F. D .. of N. Y.-The process of making pll.tent lcn.ther is a complicated one. The varnish consists of one POllIHl of ivory black, ten pounds thick copal varni1:ih. twenty ponnds of linseed drying oil, ::mu t\vcnty pounds of turpentine. Indelible ink may he made by disf:;olying 1 ?\l ounces of nitrate of silver in 5 ?? ounces of strong ammonia and 12 ounces of gum mucilage. It must be kept in the dark. J. H. n. , of 'Vi::;,-Thc best method yon cun pursue is to wash your lovel with weak acetic acid applied with a brnsh ; let it dry on, and repeat until you have the shade you want, then lacquer with any 'varnish you think fit. ",Ve are perfectly cognizant of onI' right to use this column in any way we think fit, and we do so hy throwing it OP:2ll to aU onl' correspondents. J. T. P., of Vt,-To make copal varnish, take hard copal, 300 parts; drying linseed or nut oil, 125 to 250 partg ; and oil of turpentine, 500 parts. :E'irst melt the copul, th1?n add the drying oil, heated ; let them cool a little, and a.dd the turpentine. Great care must be taken that the tnrpentine does not inflame. J. H. j\I., of N. Y.-A suitable engraving to illustrate your invention would co"t $15. D. ll. C. ?? of Ohio.-"Yo will receive your State bank bills at pm' for government fees, as woll as for our own ; lmt WQ would rather have you send ns a draft on New York, The reason for this you ca.n appreciate, as you are aware that we arc obliged to pay the government fee in gold. R. F. B., of Md.-We have no data from which to obtain a calculation of the strength of hollow globes of wrought iron, L. H. :M., of R. I.-James Harrison, Jr., of this city, has a patent for a machine for making spirn.lsprings for furniture use. W. H. B., of Pa,-You will find an article on the subject you refer to, in this week's paper; and yon may ob?? tain further information by consulting Scott's Engiw ncer's Assistant. M. A. K., of Ohio.-You will find your question an?? swered in that to another correspondent-ll. A. L., of Conn., in No. 9 of the present volume. C. G. M., of N. J.-We do not know where you can get a machine for making shoe pegs. They are manufactured in the eastern States, but just where, we are unable to state. II. H., of" MO.-There is no power in the Patent Office to renew a patent after it has once expired ; thereforc, if yon have neglected to ask for the extension until now, there is no chance for you, unless by special act of Congress. Very poor encouragement. C. C., of PU.-Please to send us all the facts in regard to your rejected case. We are inclined to think that by a vigorous prosecution a patent can be obtained. In order to put the case properly into our hands, you will need to revoke the power of attorney given to your fol'mer agent, and confer it upon us. Through onr Branch Office at Washington we fire prosecuting rejected cases with great success. 'V. C. J., of Kenwood.-Smith Reel'S, of Naugatuck, Conn., has a patent for an odometer, which we believe to be a good one. E. G., of -.-Your explanation of the phenomena des"dbed by T. JlIcN., of Ill., about the water in a tin dipper not freezing, while the water contained in the bucket in which it was immersed did, is incorrect, because you assume that the dipper and its contained wa.ter sunk in the bucket; if we understood our corres?? 110ndent's letter, it did not. You will find our expln.nation under his query; and we should like to know your reason for objecting to that explanation. P. S., of Pa.-The best cement for houses is undoubtedly, the so-called Roman cement, which, 'ye believe, can be procured from any dealer in building materials. D. "Y. J., of Ohio.-The mineral which you have fonnd in your locality is heavy spar, or SUlphate of baryta. When made artificially (by precipitating baryta from its solution by sulphuric acid), it is much used for paint. As its name implies, it is very heavy, having a specific gravity of about 4'4. At a very high temperatul'e it fuses into a beautiful white enamel. II. J. F. , of Ind.-Your chain propeller for boats is one of the oldest known inventions for this purpose. It has neither novelty nor utility to recommend it. E. J. N., of Mel.-Just at this time we have no patent law pamphlets on hand. They do not contain the form of power of attorney for the sale of patents. The form in general nse will ans,\yer your purpose. Fn.l'aday's Lectures on Electricity will meet your wants. G. E. D., of Pn.-"'\Ve are very glad to learn that you intend to canvas fOl' subscribers, in competition for the prizes we ofter. There is a good chance to get spending money in this manner, and if you persevere you cannot help but succeed. We shall promptly pay over the cash on the 1st of January next. Bet\l' in mind that we are able to supply all the back numbers from the beginning of this volume. Sample numb8l's sent free by mail. F. S. , of Ya.-\Ve will notice your communication next week. It came a little too late to receive such attention as we wished to bestow upon it. The sugar sample seems to be very good. C. J., of N. Y.-Such a device as yon cIaimis not new. By reference to }\" o. 2, this Vol., SCIE;:'iITIFIO AMEItI(lA??, you will find the claim of an extension gas tube, which fully covers yours. If yon have delayed your application unnecDssarily, it is a misfortune, as you cannot now succeed without u troublesome interference. De?? lays are dangerous. F. :M., of Ind.-The advantage of feeding furnaces with hot air is very great, as you save the amount of fuel necessary to heat the air np to the required heat ; and it also enters into the furnace hot enough to burn immediately. It takes no more fuel, as it may be by the waste gases from the furnace. P. B. J. , of 111.-The vine will grow well in your Stato, and some excellent yftrictics of catawba.havc already been made there. "Ye undcl'8tnntl that the vine culture hns been commenced in the environs of Peoria. and Nauvoo, an!l has been very successful. ]'loney received at tile Scientific American Office on accuunt of l'atcnt Oftlce busin??8s, for the week encling Saturday, November 14, 1857 :II. A. S., ofVt., $25; D. G., of Pa., $39 ; A. D. C., of Ga., $:::0 ; I.J. K., of Ohio, $46 ; A. J. G., of Mass., $25 ; E. II. T , of N. Y.?? $30 ; N. A., of Conn., $GO ; A. M., of N. Y., $30 ; D. Ie. of Ohio, $30 ; ,T. G., Sen., of R I., $25 ; W. ll. M., of Ohio, $55 ; D. W. , of N. Y., $30 ; W. A. F. , of Conn., $30 ; D. II., of Ky., $55 ; II. T. S., of Micll., $35 ; D. B., of R, I., $60 ; N. R. A., cf N. Y., $30 ; D. B., of N. J .. $55 ; I-1. II., of N. Y., $25; F. O. D., of N. Y., $30. Specifications and drawings belonging to parties with the following initials haye been forwarded to the Patent Office during the week ending S??tnrdaYI Novell1?? bel' 14, 1857 :F. O. D., of N. Y. ; A. J. G., of Mass. ; C. R., of N. Y. ; II. A. S., of Vt, ; I-I. H., of N. Y. ; D. B., of N. J. Literary Notices MUSPRATT'S CHEMISTRY-G. B. Russell an(I Bros., 290 Broadway, New York. This work is ing, and although it has already 32, It has only begnn to treat of .. Glass. It -"nll .be volu?? minous in form, and no d?ubt perfect of I.ts k??nd wJ1en ????zP??????C\1 ??f\hee ??1,t??: a??ra!'?fi???y ;:Je ;lA??:?? tb??16id and ??equil'e to be re-written. zinTeI mj nAstT LcoA,mNTmICe nMceOdN TbIyIT t.Yh ei se mthine etnittl ep uobf lais nheinwg mhoaugsaenofu mPhbielrli pcosn, tSaaimnsp asobnly w Cn.ot.t,?? nof a -rBtolcslteosn, ,s Mupaesrsl:O YT, IljlC.l ffiarcstt, ttour teh. e oIrnd rinefaerrye rnucne otof ctohnet rmibeurti.ltOsIl oSf . top amrta;igcuazlalnr ea lrItt.IoCrleasevery reader must judge for himself. reTprIl1En tW??) EpSuTbMliIsNhSeTERd b yR ELY??IoEnWal', df oSrc oOttc to bCe.?r,, N(Aemw eYri??cra??n, lcioznuttaioinns ina Evenrgyl agnodod." aarntIdc lme aonn; tohteh er ??s H, oIsnteo royf. Wofh I.CCh1V I??Spa oesmevle r'"eA uarnodra j uLseti gchr.i"t icism 0 Mrs. Bl'Dlyning's new MT. DHE., CEimnc.EinCTnIaCt i.M EDThIeC ANl.o vJeOmUbReNrA nLu-mRb. erS c. o.nNtaeiwntso ann, excelient paper by Professor G. 'V. L. 1;lJ..ckley .on Hm Fatetmera loen tMheed miceadl icCalo lslceigeensc,"es . and much Interestmg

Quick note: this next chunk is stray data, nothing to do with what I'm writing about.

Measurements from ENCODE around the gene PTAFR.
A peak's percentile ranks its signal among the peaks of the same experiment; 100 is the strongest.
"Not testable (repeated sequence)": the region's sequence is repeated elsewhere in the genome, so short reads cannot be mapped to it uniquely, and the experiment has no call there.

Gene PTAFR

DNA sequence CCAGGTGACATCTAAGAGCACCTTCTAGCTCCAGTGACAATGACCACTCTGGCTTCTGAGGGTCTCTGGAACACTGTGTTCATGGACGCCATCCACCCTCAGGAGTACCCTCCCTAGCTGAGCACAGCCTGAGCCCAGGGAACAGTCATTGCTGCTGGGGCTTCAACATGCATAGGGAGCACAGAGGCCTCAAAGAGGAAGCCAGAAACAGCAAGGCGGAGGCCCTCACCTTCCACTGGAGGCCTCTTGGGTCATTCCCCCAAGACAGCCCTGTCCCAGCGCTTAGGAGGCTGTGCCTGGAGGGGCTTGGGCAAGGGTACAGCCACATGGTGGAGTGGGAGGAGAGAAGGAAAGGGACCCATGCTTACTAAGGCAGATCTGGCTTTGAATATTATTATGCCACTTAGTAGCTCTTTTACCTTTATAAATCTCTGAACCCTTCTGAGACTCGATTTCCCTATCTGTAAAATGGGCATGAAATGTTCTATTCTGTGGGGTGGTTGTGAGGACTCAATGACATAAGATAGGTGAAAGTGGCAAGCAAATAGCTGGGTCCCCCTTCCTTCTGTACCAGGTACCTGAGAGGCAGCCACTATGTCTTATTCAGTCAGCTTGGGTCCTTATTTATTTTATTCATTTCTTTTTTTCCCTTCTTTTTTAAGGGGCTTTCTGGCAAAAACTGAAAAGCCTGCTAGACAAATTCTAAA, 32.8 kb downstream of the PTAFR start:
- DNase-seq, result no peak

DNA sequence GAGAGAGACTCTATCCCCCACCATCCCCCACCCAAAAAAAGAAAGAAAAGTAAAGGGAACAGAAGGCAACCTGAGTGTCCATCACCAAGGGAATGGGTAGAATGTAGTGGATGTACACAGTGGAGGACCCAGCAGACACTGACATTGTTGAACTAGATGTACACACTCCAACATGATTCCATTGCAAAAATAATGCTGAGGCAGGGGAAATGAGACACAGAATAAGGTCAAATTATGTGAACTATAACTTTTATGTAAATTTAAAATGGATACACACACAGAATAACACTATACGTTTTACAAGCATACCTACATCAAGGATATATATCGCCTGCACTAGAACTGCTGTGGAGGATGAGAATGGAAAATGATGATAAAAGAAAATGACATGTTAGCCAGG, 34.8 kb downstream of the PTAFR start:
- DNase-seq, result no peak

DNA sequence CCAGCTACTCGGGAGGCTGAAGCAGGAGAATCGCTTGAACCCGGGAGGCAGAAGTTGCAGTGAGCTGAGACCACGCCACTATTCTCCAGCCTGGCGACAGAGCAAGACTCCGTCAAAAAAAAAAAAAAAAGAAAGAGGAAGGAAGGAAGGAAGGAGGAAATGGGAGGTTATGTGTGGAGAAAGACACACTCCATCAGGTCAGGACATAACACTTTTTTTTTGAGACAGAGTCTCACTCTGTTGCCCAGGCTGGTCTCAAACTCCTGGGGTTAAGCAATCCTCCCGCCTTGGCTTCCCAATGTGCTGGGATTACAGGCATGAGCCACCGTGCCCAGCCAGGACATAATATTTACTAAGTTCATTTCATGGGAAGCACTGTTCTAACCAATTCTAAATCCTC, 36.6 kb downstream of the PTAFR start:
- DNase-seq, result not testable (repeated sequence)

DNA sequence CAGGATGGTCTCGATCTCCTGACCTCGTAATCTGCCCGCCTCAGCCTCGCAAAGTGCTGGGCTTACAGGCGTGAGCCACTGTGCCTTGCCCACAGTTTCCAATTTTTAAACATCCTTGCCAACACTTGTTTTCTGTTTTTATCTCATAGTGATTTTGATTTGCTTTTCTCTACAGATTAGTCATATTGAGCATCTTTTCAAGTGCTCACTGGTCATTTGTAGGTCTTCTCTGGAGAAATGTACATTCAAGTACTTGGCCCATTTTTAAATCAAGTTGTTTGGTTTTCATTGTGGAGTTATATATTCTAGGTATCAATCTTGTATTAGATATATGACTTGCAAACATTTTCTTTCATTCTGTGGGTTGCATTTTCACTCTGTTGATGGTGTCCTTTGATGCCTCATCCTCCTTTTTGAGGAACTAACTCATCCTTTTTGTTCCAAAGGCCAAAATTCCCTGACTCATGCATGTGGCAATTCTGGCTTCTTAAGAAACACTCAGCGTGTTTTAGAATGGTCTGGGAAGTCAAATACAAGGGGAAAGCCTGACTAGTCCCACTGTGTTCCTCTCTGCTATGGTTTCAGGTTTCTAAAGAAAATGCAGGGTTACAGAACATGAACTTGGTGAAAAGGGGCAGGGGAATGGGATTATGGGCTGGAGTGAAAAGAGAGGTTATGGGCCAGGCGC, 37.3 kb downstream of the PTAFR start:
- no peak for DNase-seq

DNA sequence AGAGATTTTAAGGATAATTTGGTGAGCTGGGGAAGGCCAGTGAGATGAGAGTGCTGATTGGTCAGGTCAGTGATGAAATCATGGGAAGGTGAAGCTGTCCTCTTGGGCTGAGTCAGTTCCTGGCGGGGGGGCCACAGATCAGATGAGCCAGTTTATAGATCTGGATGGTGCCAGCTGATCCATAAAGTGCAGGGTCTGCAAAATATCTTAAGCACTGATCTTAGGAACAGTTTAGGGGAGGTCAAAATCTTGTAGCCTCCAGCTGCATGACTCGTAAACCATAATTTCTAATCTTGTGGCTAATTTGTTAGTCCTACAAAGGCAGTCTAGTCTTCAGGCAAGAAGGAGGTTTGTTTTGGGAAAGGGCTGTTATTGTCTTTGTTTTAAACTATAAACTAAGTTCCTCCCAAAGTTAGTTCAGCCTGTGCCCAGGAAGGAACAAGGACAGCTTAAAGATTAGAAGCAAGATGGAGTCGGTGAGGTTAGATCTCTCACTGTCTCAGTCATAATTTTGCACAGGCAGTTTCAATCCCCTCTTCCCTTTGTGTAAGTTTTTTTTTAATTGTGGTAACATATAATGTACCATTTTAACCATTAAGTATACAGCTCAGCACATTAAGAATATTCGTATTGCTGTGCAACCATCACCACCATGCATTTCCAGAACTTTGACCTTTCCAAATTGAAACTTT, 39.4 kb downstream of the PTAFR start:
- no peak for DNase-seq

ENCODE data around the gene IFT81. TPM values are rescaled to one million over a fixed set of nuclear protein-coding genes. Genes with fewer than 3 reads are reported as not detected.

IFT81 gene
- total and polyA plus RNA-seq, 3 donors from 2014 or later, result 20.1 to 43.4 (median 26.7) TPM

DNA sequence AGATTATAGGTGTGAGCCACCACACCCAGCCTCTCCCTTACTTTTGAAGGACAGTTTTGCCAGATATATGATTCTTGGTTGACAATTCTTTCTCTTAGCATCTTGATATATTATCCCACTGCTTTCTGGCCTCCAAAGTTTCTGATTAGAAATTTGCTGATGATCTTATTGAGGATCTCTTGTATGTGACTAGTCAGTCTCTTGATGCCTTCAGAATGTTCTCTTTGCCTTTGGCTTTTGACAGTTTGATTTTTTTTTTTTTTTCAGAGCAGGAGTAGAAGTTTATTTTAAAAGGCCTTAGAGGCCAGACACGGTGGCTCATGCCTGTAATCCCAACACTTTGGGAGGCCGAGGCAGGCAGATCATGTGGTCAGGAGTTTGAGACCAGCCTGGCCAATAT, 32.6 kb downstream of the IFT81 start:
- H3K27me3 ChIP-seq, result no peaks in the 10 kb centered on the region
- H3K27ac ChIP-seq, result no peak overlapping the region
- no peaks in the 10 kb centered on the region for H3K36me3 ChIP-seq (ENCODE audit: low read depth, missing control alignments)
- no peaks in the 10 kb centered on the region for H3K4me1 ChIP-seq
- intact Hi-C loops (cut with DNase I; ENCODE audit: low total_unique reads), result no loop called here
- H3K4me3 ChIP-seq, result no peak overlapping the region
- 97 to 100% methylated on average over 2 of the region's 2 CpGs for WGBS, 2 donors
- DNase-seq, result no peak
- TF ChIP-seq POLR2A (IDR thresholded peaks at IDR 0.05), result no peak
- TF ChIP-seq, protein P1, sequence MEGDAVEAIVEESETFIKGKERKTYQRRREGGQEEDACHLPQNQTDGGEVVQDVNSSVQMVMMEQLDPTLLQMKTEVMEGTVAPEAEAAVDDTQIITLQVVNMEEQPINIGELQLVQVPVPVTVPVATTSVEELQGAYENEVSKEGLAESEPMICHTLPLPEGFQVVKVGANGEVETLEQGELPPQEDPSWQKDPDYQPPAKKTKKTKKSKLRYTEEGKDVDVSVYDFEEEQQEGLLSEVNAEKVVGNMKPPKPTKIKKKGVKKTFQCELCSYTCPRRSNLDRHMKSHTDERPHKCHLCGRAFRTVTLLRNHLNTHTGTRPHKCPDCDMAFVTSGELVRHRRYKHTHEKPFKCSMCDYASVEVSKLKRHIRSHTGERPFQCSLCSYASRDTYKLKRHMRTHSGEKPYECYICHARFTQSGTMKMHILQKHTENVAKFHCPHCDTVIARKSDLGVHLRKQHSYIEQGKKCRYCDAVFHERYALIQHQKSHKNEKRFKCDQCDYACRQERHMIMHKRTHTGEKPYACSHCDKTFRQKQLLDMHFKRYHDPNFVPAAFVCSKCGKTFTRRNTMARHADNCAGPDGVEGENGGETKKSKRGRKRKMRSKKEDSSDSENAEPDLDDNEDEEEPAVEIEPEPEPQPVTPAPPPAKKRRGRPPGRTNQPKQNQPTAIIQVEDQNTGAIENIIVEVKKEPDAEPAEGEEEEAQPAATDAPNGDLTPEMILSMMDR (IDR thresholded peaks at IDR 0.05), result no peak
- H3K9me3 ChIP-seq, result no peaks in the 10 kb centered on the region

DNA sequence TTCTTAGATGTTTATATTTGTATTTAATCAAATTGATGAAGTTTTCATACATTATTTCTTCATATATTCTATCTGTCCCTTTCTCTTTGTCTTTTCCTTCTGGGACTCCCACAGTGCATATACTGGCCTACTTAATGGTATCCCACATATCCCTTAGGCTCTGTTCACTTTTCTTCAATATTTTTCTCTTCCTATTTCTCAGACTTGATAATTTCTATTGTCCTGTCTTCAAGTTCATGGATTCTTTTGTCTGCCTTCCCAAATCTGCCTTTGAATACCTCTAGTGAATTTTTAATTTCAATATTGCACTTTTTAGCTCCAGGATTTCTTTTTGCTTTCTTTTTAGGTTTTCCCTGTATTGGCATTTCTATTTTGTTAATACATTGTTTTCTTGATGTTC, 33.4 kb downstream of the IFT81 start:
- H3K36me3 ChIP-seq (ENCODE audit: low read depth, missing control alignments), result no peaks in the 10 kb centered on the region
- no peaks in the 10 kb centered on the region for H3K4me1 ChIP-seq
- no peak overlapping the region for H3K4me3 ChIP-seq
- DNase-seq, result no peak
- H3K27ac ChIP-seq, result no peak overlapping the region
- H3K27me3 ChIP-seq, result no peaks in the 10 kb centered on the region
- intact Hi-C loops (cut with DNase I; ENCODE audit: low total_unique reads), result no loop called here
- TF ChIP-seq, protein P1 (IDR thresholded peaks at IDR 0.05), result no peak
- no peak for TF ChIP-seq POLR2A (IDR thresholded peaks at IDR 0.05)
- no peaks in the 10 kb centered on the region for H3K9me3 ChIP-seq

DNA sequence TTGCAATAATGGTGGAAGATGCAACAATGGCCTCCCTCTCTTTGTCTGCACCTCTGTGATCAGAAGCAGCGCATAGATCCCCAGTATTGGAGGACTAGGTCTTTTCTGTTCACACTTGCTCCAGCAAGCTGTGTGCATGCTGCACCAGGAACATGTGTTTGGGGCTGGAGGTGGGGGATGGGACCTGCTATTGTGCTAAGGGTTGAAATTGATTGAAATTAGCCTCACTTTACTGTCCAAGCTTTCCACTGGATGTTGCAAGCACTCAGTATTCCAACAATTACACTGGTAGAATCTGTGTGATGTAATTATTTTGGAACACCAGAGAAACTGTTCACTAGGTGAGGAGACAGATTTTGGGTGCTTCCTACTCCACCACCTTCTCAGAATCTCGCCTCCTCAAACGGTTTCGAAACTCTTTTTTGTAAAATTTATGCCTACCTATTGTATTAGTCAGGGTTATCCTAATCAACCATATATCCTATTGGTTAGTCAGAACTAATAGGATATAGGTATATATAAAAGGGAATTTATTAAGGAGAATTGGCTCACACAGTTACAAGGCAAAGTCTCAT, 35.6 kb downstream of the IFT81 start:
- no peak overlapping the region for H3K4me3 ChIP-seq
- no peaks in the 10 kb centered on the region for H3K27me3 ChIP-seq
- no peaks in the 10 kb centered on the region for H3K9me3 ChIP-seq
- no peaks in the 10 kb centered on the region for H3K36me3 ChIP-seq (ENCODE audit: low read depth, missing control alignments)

This article was originally published with the title "Correspondents"